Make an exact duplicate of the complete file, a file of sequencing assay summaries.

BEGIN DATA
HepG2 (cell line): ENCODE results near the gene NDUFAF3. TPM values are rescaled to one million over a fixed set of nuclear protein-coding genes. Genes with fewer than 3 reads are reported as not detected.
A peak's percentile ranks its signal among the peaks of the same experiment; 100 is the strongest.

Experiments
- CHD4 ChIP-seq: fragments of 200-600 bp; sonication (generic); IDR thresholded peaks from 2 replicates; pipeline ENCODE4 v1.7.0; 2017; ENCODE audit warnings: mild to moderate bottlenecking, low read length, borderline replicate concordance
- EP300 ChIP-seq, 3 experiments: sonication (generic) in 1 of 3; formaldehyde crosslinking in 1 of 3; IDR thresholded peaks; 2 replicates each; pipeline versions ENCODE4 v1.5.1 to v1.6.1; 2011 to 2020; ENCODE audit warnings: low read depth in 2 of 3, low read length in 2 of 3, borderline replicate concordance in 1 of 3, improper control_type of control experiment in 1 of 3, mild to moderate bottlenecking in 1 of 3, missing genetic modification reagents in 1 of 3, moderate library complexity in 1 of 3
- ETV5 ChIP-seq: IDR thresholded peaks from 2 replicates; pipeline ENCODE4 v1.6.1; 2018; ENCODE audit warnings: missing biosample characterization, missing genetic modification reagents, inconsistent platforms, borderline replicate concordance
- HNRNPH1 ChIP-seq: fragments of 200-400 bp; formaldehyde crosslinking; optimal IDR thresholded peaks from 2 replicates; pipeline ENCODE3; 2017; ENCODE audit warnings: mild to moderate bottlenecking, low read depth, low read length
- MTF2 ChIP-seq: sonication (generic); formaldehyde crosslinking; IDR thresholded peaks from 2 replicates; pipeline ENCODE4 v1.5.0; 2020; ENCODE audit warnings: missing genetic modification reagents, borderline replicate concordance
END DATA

HepG2 (cell line): ENCODE results near the gene NDUFAF3. TPM values are rescaled to one million over a fixed set of nuclear protein-coding genes. Genes with fewer than 3 reads are reported as not detected.
A peak's percentile ranks its signal among the peaks of the same experiment; 100 is the strongest.

Experiments
- CHD4 ChIP-seq: fragments of 200-600 bp; sonication (generic); IDR thresholded peaks from 2 replicates; pipeline ENCODE4 v1.7.0; 2017; ENCODE audit warnings: mild to moderate bottlenecking, low read length, borderline replicate concordance
- EP300 ChIP-seq, 3 experiments: sonication (generic) in 1 of 3; formaldehyde crosslinking in 1 of 3; IDR thresholded peaks; 2 replicates each; pipeline versions ENCODE4 v1.5.1 to v1.6.1; 2011 to 2020; ENCODE audit warnings: low read depth in 2 of 3, low read length in 2 of 3, borderline replicate concordance in 1 of 3, improper control_type of control experiment in 1 of 3, mild to moderate bottlenecking in 1 of 3, missing genetic modification reagents in 1 of 3, moderate library complexity in 1 of 3
- ETV5 ChIP-seq: IDR thresholded peaks from 2 replicates; pipeline ENCODE4 v1.6.1; 2018; ENCODE audit warnings: missing biosample characterization, missing genetic modification reagents, inconsistent platforms, borderline replicate concordance
- HNRNPH1 ChIP-seq: fragments of 200-400 bp; formaldehyde crosslinking; optimal IDR thresholded peaks from 2 replicates; pipeline ENCODE3; 2017; ENCODE audit warnings: mild to moderate bottlenecking, low read depth, low read length
- MTF2 ChIP-seq: sonication (generic); formaldehyde crosslinking; IDR thresholded peaks from 2 replicates; pipeline ENCODE4 v1.5.0; 2020; ENCODE audit warnings: missing genetic modification reagents, borderline replicate concordance